War Comes to the Football Game
If it is possible to point to an instant when everything changed, then 7:55 A.M. Honolulu time was such an instant. It was 10:25 on the West Coast, 11:25 in the Rocky Mountains, 12:25 in the Midwest, and 1:25 on the East Coast. History paused for a heartbeat, stumbled, then resumed its measured pace. America no longer had its innocence. It was the new, reluctant member of the nonexclusive club of nations that had been attacked by a foreign power.
One of the first broadcasts of the news came from NBC, which read an announcement from its affiliate KGU, in Honolulu. Across America radio programs were interrupted to announce the attack. Many people remember listening to Shostakovich's First Symphony being played by the New York Philharmonic when they first heard the news. An announcer broke in, then the orchestra continued playing the Russian's tense, sometimes strident music. On the West Coast the three major networks were broadcasting "Chicago Round Table" (NBC Red), "The World Today" (CBS), and "Swingtime Strings" (Mutual). Unaffiliated stations were carrying religious programs or professional football games.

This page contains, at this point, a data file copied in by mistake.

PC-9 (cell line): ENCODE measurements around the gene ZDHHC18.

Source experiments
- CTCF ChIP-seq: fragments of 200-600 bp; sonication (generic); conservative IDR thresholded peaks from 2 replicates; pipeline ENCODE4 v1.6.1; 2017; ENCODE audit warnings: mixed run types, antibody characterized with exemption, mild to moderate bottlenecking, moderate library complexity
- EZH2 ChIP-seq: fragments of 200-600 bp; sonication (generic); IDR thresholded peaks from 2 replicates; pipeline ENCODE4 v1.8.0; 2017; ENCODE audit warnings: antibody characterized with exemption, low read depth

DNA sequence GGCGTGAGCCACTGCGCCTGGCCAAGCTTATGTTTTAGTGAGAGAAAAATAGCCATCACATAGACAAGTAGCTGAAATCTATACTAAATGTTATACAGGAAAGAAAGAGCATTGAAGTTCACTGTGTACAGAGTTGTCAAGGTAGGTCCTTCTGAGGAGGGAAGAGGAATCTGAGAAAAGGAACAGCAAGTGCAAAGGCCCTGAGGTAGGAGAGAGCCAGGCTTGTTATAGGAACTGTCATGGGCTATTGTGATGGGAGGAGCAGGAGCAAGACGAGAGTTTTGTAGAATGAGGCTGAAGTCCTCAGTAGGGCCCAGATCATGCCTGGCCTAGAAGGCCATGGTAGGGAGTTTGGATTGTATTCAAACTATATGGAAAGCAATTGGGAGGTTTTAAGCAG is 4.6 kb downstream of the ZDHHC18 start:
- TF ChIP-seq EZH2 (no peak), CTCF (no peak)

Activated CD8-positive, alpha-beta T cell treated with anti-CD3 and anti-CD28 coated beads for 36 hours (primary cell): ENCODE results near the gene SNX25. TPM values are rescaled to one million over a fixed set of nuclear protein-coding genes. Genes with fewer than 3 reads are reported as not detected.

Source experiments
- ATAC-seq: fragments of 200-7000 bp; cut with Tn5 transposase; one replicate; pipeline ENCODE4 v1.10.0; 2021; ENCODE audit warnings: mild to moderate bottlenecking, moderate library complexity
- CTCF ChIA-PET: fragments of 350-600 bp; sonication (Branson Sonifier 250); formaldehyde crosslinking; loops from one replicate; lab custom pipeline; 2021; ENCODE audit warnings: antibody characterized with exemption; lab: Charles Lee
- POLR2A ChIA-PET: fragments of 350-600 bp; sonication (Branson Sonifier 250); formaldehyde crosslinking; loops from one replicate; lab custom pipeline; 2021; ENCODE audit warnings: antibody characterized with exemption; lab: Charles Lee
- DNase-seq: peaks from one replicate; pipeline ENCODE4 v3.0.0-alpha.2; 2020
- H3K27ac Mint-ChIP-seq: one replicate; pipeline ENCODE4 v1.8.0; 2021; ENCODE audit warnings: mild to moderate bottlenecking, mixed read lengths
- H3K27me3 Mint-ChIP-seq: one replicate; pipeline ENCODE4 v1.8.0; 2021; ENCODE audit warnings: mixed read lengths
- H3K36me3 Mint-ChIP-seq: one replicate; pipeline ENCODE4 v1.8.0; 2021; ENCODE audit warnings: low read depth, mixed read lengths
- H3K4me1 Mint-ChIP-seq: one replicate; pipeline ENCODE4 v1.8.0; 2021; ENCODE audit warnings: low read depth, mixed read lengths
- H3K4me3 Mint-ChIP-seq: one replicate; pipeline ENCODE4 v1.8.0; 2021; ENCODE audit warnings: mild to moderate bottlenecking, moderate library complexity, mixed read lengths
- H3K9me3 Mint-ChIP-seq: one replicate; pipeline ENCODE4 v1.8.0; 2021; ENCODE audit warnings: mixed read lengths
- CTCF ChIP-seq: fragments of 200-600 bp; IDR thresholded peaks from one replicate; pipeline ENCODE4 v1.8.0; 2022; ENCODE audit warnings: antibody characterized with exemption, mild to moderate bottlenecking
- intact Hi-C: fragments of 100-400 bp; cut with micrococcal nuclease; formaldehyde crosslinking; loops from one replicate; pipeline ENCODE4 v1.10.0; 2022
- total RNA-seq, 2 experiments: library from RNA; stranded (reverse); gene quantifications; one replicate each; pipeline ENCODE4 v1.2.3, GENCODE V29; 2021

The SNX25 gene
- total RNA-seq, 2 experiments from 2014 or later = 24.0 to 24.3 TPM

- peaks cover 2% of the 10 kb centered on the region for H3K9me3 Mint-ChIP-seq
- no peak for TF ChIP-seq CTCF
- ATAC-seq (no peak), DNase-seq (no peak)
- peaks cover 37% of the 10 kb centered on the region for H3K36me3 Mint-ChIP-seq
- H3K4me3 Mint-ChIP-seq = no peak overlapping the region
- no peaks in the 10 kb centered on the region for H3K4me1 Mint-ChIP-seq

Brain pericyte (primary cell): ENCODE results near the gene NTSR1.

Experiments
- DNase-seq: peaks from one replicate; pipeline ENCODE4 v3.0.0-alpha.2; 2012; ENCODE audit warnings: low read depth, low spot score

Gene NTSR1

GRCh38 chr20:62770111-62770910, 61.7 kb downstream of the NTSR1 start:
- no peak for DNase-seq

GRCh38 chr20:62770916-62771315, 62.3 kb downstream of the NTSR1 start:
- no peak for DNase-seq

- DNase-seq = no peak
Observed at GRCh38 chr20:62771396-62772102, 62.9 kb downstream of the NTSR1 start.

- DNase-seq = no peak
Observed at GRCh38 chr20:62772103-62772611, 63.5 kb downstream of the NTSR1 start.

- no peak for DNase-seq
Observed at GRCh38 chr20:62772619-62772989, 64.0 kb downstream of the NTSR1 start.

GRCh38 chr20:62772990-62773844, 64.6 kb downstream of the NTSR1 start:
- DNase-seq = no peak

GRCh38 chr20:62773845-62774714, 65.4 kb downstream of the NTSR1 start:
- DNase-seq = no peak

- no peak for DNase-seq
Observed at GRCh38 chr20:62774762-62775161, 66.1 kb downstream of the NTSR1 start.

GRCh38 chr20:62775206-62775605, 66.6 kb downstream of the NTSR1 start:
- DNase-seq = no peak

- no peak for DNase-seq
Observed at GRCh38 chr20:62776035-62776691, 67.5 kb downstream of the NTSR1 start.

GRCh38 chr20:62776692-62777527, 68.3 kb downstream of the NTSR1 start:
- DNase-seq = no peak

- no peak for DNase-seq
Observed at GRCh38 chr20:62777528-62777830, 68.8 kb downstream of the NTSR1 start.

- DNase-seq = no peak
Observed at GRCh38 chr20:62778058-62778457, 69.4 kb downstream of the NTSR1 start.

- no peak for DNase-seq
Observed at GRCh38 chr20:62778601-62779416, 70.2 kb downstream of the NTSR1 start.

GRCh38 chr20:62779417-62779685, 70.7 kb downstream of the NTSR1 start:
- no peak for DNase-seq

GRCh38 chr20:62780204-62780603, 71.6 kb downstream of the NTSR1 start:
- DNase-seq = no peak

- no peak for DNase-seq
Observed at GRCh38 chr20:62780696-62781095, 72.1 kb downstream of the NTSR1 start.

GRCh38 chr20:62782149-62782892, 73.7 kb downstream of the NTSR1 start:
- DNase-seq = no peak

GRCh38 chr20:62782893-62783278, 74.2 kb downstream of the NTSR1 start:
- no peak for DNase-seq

The Honolulu correspondent was reasonably calm in his announcement:
"We have witnessed this morning the attack of Pearl Harbor and the severe bombing of Pearl Harbor by army planes that are undoubtedly Japanese. The city of Honolulu has also been attacked and considerable damage done. This battle has been going on for nearly three hours. One of the bombers dropped within fifty feet of Tanti Towers. It's no joke--